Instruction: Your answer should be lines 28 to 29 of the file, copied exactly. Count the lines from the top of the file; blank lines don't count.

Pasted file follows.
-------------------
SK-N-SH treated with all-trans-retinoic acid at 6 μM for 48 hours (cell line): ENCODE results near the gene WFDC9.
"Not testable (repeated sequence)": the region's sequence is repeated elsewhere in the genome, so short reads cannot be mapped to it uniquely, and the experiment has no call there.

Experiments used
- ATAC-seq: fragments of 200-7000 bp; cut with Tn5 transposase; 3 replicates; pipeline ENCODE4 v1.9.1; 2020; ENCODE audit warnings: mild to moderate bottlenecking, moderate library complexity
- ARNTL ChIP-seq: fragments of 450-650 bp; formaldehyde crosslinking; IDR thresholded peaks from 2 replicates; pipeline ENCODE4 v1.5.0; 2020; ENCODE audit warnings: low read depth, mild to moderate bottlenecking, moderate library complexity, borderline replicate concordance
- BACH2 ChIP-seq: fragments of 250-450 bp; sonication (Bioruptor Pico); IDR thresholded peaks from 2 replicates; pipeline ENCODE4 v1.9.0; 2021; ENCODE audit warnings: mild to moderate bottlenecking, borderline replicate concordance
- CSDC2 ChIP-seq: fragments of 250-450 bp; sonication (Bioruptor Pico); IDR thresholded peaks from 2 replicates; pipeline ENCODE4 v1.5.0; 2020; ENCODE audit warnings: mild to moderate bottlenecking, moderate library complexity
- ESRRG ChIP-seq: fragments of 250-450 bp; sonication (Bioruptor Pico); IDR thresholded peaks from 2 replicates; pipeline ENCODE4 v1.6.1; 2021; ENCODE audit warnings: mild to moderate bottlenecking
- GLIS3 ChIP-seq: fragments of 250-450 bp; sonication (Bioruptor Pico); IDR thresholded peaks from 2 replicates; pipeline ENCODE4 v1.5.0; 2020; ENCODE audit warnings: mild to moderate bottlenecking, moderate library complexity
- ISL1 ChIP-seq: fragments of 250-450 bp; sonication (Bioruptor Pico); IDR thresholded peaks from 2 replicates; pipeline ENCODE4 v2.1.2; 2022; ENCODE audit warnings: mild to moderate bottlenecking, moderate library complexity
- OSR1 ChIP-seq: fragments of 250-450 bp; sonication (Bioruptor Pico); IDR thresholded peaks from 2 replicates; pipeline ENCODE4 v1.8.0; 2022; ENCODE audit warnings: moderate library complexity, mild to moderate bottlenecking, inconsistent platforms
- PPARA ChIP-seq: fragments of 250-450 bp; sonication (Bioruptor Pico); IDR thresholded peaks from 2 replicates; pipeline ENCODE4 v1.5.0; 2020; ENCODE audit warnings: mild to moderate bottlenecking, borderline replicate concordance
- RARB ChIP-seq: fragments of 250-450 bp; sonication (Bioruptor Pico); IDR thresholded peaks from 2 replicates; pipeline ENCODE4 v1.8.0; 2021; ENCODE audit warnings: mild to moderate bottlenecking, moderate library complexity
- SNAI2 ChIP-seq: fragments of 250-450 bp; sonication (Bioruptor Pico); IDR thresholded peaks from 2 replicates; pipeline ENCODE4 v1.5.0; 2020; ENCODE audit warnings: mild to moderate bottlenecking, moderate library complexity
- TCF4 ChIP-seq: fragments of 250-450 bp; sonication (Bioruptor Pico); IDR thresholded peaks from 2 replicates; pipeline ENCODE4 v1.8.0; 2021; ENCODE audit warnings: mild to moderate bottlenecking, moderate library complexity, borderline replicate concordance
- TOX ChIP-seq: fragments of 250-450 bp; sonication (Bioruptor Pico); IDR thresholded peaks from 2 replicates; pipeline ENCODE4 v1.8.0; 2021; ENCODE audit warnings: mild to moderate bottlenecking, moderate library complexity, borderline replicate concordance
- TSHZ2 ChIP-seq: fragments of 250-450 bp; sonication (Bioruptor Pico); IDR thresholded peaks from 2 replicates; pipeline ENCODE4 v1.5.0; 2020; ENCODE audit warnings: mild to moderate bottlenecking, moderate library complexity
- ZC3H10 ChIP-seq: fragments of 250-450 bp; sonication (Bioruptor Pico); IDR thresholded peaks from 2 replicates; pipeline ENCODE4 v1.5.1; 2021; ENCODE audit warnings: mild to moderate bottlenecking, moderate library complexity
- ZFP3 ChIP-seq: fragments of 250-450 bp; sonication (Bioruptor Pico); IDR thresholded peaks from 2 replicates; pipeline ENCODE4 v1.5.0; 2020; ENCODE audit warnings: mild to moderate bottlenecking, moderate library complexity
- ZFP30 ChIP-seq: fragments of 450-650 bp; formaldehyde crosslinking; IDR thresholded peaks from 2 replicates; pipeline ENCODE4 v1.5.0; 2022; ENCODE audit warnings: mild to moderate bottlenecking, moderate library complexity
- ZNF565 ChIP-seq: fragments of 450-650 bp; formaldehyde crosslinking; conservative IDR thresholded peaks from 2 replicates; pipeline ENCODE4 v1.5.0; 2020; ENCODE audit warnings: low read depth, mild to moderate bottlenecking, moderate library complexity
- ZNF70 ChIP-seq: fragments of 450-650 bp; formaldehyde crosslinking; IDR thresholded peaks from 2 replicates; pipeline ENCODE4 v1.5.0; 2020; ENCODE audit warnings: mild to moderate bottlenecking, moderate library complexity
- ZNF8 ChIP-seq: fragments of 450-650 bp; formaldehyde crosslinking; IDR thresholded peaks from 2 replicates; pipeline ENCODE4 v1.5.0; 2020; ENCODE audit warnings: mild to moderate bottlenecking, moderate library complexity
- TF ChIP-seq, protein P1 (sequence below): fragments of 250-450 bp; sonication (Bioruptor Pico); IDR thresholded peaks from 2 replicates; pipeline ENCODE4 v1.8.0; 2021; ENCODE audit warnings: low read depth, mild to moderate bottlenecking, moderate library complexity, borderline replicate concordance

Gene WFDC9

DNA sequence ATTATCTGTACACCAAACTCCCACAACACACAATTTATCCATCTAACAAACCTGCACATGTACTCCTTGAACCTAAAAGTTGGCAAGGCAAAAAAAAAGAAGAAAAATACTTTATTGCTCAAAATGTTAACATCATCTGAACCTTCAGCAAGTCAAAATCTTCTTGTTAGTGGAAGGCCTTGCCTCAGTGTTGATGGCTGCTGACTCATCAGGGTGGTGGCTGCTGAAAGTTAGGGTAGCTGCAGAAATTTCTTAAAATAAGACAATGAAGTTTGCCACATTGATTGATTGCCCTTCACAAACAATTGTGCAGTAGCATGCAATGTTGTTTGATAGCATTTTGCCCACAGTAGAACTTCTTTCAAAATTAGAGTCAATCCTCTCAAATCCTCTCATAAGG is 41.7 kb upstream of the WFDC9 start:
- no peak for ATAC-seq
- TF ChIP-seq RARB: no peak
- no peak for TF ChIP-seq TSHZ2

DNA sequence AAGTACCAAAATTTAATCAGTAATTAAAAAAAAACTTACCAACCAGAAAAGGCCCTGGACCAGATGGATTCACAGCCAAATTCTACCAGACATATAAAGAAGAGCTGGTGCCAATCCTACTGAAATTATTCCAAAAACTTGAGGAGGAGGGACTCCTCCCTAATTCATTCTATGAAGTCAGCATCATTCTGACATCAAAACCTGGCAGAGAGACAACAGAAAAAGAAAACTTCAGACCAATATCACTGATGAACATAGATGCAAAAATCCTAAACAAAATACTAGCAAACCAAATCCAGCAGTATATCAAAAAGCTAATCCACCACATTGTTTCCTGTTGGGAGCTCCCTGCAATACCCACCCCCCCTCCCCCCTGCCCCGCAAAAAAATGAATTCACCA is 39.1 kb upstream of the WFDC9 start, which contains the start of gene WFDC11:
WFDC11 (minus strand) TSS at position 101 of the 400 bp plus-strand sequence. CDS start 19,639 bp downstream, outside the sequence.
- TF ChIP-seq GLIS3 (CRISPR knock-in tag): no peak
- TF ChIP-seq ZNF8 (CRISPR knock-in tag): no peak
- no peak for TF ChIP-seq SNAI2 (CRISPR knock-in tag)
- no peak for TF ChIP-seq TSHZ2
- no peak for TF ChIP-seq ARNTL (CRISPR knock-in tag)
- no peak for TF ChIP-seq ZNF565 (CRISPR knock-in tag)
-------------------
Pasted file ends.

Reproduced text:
- TF ChIP-seq RARB: no peak
- no peak for TF ChIP-seq TSHZ2